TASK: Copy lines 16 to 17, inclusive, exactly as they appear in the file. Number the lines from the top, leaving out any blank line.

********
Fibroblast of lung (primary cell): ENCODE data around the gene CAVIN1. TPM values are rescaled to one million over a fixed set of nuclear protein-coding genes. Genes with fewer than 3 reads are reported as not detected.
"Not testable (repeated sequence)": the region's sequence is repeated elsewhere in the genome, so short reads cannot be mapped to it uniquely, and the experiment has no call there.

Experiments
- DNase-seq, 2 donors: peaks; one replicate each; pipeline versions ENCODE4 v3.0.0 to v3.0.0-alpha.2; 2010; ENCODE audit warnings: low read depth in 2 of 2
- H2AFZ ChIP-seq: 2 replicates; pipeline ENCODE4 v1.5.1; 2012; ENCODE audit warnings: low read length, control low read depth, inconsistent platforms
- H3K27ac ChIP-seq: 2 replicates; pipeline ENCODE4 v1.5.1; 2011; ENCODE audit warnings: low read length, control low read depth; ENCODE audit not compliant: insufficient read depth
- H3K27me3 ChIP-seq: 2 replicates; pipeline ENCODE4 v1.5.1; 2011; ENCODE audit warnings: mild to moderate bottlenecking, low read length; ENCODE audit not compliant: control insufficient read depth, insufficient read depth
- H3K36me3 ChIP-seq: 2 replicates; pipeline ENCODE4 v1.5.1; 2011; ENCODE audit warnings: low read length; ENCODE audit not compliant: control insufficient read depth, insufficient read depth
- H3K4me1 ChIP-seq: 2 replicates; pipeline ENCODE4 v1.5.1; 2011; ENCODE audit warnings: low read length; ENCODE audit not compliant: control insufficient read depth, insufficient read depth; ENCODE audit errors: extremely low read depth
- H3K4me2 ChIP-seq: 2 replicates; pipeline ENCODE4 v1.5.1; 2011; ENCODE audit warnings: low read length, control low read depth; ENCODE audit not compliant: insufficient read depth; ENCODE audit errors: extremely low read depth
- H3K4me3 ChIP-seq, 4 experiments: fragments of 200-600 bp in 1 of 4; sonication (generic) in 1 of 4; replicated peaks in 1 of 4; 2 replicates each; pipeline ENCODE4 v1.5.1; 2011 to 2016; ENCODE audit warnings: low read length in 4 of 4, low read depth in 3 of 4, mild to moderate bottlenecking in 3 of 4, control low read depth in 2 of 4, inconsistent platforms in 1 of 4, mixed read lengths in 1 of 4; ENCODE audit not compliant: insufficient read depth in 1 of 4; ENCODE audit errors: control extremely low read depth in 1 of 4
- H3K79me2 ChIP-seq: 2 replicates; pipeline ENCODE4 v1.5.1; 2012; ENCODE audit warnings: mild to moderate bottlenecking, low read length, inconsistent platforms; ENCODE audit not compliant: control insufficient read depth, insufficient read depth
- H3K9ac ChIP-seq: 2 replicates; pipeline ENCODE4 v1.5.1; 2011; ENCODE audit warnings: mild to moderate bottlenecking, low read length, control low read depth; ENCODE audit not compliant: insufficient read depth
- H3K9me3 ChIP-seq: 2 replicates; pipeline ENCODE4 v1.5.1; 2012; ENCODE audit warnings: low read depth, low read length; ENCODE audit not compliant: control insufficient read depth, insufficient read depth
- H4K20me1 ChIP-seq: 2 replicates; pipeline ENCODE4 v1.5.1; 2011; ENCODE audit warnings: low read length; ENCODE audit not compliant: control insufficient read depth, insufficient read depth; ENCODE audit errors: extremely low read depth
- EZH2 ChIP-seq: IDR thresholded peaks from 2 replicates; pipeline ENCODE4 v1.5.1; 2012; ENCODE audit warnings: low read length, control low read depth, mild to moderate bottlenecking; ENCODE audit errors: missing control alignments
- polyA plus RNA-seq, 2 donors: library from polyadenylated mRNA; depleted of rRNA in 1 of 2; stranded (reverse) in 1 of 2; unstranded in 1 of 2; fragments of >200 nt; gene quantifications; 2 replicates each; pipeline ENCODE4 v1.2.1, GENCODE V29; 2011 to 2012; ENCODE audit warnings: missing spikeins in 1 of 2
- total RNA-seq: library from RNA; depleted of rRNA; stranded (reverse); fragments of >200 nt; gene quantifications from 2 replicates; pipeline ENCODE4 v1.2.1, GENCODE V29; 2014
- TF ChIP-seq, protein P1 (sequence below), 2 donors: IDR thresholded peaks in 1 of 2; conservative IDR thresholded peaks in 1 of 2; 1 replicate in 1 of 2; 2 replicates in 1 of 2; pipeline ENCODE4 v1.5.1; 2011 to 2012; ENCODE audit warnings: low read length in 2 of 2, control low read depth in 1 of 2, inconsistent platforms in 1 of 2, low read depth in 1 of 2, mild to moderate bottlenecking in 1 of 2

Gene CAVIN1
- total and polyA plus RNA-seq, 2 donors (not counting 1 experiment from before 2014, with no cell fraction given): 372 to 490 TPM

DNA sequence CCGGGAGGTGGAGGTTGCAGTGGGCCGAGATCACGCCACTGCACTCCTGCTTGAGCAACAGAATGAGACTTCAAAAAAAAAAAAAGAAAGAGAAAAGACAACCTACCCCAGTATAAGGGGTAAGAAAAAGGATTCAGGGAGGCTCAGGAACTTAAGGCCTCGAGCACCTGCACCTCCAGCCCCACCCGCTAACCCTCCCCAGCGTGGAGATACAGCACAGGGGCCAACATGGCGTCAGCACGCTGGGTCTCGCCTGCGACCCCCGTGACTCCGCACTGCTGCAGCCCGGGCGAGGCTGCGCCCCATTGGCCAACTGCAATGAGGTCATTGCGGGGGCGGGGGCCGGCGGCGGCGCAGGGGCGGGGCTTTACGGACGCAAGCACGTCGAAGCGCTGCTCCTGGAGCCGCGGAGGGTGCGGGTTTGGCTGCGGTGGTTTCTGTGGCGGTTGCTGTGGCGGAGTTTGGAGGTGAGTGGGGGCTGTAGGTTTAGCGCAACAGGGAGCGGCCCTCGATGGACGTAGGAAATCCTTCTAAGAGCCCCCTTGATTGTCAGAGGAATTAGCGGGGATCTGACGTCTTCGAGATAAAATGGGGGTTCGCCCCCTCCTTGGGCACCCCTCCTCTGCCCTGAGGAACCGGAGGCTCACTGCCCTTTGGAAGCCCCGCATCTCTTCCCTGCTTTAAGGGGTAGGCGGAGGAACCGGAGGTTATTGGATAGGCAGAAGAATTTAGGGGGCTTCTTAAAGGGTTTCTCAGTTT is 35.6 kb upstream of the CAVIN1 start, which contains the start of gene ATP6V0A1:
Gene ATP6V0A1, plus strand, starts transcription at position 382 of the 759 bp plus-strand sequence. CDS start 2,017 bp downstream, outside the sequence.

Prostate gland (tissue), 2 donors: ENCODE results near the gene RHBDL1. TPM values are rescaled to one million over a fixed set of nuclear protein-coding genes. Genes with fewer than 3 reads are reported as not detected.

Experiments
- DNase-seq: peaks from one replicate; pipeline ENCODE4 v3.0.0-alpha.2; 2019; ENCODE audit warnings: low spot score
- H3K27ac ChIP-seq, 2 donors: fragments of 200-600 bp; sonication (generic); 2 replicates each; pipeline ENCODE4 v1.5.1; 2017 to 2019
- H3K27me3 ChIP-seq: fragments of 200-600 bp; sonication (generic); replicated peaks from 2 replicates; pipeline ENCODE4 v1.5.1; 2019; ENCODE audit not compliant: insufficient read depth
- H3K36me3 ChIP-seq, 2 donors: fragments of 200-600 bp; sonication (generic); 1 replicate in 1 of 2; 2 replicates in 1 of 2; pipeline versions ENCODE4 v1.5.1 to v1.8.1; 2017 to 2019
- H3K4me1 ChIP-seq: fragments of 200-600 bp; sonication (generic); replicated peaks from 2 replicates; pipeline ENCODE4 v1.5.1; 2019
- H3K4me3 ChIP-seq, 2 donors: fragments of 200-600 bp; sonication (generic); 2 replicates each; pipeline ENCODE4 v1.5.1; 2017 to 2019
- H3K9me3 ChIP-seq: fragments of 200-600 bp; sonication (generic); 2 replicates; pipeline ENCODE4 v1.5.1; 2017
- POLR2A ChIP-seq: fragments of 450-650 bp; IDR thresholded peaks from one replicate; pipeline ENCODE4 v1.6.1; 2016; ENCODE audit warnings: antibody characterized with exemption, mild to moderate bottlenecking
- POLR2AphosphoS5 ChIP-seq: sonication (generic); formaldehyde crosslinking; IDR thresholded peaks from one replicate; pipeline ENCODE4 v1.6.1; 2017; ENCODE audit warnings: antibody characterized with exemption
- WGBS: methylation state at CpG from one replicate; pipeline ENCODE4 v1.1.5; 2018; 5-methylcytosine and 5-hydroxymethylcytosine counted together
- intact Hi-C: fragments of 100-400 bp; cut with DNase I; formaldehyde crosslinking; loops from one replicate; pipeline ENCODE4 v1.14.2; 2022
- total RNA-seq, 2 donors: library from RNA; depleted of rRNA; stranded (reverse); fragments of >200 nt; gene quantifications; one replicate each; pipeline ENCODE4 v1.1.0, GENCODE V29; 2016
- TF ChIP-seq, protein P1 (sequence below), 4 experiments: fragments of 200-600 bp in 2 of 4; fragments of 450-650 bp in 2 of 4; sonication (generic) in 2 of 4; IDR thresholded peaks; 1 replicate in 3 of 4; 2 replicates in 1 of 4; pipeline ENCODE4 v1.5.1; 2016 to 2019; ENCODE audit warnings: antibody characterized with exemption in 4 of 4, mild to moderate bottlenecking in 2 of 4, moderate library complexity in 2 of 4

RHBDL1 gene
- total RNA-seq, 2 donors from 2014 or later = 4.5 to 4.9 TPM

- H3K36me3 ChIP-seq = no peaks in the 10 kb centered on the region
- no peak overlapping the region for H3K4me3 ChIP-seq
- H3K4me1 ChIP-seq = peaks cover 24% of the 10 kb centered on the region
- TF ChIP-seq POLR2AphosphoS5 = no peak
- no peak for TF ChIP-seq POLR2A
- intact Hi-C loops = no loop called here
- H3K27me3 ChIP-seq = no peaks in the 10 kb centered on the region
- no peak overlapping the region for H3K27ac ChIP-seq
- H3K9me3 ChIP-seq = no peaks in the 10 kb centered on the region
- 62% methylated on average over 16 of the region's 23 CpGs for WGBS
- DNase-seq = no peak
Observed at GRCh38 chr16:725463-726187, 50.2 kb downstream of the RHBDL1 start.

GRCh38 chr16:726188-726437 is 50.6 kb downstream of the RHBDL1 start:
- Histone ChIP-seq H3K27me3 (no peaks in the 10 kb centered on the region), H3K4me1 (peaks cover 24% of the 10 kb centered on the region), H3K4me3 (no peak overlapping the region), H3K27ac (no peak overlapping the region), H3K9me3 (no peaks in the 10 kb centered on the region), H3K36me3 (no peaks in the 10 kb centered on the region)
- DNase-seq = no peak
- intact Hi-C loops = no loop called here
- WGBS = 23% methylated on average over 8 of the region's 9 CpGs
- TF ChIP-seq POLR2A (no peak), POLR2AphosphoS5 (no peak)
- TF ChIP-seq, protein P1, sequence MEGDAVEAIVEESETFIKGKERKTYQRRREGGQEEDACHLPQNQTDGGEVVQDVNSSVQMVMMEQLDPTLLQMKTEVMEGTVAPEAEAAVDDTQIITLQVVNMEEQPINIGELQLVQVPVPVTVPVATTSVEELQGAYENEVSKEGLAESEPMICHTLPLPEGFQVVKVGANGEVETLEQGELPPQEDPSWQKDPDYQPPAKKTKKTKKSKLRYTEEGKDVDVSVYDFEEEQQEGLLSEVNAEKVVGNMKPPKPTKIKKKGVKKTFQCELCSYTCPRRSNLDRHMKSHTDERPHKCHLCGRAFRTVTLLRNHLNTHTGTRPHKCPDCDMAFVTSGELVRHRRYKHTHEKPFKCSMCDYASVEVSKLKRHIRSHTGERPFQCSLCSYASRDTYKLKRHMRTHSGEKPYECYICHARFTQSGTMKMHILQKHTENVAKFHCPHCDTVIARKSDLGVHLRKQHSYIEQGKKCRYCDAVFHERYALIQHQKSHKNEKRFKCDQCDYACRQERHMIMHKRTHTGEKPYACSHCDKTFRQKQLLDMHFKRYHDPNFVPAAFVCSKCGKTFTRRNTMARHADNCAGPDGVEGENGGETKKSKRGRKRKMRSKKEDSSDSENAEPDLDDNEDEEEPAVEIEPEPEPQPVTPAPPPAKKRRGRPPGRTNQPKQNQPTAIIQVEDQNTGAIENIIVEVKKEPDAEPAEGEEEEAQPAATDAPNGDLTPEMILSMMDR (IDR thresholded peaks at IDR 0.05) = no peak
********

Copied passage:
- EZH2 ChIP-seq: IDR thresholded peaks from 2 replicates; pipeline ENCODE4 v1.5.1; 2012; ENCODE audit warnings: low read length, control low read depth, mild to moderate bottlenecking; ENCODE audit errors: missing control alignments
- polyA plus RNA-seq, 2 donors: library from polyadenylated mRNA; depleted of rRNA in 1 of 2; stranded (reverse) in 1 of 2; unstranded in 1 of 2; fragments of >200 nt; gene quantifications; 2 replicates each; pipeline ENCODE4 v1.2.1, GENCODE V29; 2011 to 2012; ENCODE audit warnings: missing spikeins in 1 of 2